The results are consistent with a growing body of data suggesting that the last interpretation might be the most likely, Dr Lim told Medscape Medical News. "Although our study could not tell for certain the direction of causation, when considered in the context of the experimental evidence, we think it's plausible that sleep fragmentation may contribute to blood vessel damage."

Although actigraphy correlates strongly with polysomnography, it does not directly measure brain electric activity and does not distinguish between causes of sleep fragmentation. The study did not measure sleep apnea, one of the most common — and treatable — causes of sleep fragmentation in older adults.

Sleep fragmentation can be reduced by identifying and treating sleep disorders, including sleep apnea, and avoiding environmental and social causes of sleep disruption, such as excess noise and light, and irregular sleep patterns, said Dr Lim.

But at this point, he said, there's not enough evidence to suggest that patients try to prevent cerebrovascular pathology by treating fragmented sleep through sleep aids.

Stronger Wording

Commenting on the study for Medscape Medical News, Brian Silver, MD, associate professor, neurology, Alpert Medical School, Brown University, and director, Comprehensive Stroke Center, Rhode Island Hospital, Providence, said that although the authors were careful not to identify sleep apnea as the cause of sleep fragmentation, "that's more likely than not the situation."

He pointed to a recent study (Sleep Med. 2015;16:1198-1203) that showed almost 80% of patients with ischemic stroke had obstructive sleep apnea verified by polysomnography.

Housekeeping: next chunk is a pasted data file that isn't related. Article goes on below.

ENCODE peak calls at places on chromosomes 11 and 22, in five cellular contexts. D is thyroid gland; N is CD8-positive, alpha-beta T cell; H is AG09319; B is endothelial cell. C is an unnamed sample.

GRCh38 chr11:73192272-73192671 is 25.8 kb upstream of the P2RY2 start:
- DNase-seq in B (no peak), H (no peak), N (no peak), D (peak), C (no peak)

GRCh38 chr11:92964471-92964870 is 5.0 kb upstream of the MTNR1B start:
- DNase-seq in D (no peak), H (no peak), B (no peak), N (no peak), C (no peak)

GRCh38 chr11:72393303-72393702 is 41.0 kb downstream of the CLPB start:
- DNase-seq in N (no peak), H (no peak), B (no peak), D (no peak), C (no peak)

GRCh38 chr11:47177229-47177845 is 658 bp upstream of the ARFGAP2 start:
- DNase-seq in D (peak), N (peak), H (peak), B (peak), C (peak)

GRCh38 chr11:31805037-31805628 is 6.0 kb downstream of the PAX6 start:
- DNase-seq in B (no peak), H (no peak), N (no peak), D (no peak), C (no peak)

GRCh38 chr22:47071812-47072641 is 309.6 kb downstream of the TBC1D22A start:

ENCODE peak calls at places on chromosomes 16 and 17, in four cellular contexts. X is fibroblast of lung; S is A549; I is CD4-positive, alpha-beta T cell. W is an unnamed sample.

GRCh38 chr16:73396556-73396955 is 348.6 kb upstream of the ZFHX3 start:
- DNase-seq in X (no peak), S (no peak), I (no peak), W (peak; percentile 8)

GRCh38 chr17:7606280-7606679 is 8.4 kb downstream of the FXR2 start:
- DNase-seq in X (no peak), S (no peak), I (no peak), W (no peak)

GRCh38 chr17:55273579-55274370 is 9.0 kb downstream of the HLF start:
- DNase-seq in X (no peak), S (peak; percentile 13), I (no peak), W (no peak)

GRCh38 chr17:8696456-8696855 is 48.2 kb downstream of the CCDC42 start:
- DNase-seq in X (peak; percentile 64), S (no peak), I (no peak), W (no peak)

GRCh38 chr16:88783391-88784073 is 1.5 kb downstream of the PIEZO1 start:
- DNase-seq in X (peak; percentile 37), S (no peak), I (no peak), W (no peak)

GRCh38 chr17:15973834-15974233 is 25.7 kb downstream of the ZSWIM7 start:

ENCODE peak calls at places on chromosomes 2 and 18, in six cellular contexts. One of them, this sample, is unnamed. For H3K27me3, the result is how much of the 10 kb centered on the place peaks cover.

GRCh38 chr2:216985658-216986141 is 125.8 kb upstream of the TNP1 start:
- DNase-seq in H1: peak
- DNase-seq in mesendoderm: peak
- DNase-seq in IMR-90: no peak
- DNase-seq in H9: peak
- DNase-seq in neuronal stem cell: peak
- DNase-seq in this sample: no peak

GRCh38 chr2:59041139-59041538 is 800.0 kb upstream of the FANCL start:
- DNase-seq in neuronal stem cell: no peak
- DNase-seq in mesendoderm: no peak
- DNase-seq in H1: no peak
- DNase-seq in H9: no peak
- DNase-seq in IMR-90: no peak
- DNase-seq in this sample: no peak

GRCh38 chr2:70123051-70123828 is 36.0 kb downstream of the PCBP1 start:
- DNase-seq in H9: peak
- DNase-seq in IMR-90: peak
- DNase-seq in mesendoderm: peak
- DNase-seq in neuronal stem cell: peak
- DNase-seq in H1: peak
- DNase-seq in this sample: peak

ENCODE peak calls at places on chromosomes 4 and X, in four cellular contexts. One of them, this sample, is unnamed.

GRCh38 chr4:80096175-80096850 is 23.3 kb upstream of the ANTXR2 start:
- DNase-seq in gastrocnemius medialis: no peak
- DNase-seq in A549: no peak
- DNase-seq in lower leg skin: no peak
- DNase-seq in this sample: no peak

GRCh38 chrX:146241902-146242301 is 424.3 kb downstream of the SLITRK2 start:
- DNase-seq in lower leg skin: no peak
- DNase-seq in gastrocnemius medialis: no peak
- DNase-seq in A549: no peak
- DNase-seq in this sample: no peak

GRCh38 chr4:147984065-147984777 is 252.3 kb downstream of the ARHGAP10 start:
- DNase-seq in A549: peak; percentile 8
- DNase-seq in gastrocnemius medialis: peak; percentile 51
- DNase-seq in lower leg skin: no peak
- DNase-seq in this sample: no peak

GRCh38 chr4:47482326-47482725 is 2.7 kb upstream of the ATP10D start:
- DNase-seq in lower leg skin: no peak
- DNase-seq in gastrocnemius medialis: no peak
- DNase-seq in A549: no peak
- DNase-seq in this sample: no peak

"The implication is that if we treat the sleep apnea, we would then reduce the likelihood of a second stroke; but that remains to be proven," said Dr Silver.

Recent guidelines suggest that clinicians consider ordering sleep apnea tests in patients who have had an ischemic stroke. "I have a feeling that as more data come out, the guideline is going to be more strongly worded," said Dr Silver.

That's because mounting evidence suggests that sleep apnea is causing the stroke, or at least contributing to it, rather than the stroke causing sleep apnea, or a third factor contributing to both, said Dr Silver.

There's no correlation, he explained, between regions of the brain affected by stroke and the likelihood of having sleep apnea. "You can't correlate brain regions with sleep apnea, so that suggests that it's not the brain that's causing the sleep apnea; it's the sleep apnea that's causing the stroke, and it can occur anywhere in the brain."

The new study contributes to the evidence, said Dr Silver. "It's saying that these are the pathological changes that we now see — that there's arteriosclerosis, and subcortical disease."

But because other research found associations between sleep disruptions and cortical strokes while this new study did not, "more work needs to be done in terms of how the relationship exists and to what extent it exists," said Dr Silver.

The study was funded by National Institutes of Health, the Heart and Stroke Foundation of Ontario, and the Canadian Institutes of Health Research. Dr Lim has disclosed no relevant financial relationships.

Stroke. Published online January 14, 2016. Abstract